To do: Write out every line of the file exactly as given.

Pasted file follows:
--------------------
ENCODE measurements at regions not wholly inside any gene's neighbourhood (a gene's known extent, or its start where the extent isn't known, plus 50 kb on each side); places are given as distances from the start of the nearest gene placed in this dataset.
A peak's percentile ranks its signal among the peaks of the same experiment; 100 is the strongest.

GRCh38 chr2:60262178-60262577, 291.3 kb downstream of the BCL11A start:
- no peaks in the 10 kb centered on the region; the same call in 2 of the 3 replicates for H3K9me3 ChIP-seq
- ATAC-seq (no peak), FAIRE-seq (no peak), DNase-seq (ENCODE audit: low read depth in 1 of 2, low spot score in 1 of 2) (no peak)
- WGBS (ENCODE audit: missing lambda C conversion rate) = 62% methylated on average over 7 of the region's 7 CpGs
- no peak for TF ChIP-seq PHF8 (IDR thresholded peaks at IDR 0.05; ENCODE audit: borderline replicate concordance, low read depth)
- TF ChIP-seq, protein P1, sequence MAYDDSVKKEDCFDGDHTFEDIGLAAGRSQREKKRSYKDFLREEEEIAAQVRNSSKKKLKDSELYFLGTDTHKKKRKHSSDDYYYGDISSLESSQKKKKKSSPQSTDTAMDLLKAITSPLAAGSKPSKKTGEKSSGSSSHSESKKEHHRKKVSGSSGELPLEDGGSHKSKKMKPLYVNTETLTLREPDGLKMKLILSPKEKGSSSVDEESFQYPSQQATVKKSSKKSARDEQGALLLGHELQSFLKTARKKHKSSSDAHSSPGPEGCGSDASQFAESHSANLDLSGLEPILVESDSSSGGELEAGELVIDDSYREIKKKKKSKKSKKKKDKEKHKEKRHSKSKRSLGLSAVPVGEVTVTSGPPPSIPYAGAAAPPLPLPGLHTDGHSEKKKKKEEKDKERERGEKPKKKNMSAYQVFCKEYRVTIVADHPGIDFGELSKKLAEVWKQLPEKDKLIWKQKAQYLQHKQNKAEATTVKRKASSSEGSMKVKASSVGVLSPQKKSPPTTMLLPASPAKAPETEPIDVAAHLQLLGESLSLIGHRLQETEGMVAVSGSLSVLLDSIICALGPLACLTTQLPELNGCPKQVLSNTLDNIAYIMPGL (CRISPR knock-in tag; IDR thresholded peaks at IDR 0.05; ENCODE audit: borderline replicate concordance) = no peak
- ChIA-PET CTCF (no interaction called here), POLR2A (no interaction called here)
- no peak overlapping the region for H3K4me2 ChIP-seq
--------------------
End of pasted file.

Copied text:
ENCODE measurements at regions not wholly inside any gene's neighbourhood (a gene's known extent, or its start where the extent isn't known, plus 50 kb on each side); places are given as distances from the start of the nearest gene placed in this dataset.
A peak's percentile ranks its signal among the peaks of the same experiment; 100 is the strongest.

GRCh38 chr2:60262178-60262577, 291.3 kb downstream of the BCL11A start:
- no peaks in the 10 kb centered on the region; the same call in 2 of the 3 replicates for H3K9me3 ChIP-seq
- ATAC-seq (no peak), FAIRE-seq (no peak), DNase-seq (ENCODE audit: low read depth in 1 of 2, low spot score in 1 of 2) (no peak)
- WGBS (ENCODE audit: missing lambda C conversion rate) = 62% methylated on average over 7 of the region's 7 CpGs
- no peak for TF ChIP-seq PHF8 (IDR thresholded peaks at IDR 0.05; ENCODE audit: borderline replicate concordance, low read depth)
- TF ChIP-seq, protein P1, sequence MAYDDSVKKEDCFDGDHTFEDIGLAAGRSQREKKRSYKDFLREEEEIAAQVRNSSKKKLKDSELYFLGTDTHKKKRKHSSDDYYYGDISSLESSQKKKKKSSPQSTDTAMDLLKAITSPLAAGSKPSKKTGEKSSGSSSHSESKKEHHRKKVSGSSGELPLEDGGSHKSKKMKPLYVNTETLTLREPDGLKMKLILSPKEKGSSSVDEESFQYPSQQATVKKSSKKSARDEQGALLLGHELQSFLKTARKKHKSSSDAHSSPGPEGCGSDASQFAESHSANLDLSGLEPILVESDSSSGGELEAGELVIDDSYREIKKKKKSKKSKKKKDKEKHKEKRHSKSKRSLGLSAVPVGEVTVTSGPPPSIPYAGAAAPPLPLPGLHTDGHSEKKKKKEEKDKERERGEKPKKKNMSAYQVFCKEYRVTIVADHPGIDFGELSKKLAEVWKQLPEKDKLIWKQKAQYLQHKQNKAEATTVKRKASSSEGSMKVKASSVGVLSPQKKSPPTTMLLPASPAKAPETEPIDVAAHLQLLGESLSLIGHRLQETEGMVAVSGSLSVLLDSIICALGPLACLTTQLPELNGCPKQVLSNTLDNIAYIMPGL (CRISPR knock-in tag; IDR thresholded peaks at IDR 0.05; ENCODE audit: borderline replicate concordance) = no peak
- ChIA-PET CTCF (no interaction called here), POLR2A (no interaction called here)
- no peak overlapping the region for H3K4me2 ChIP-seq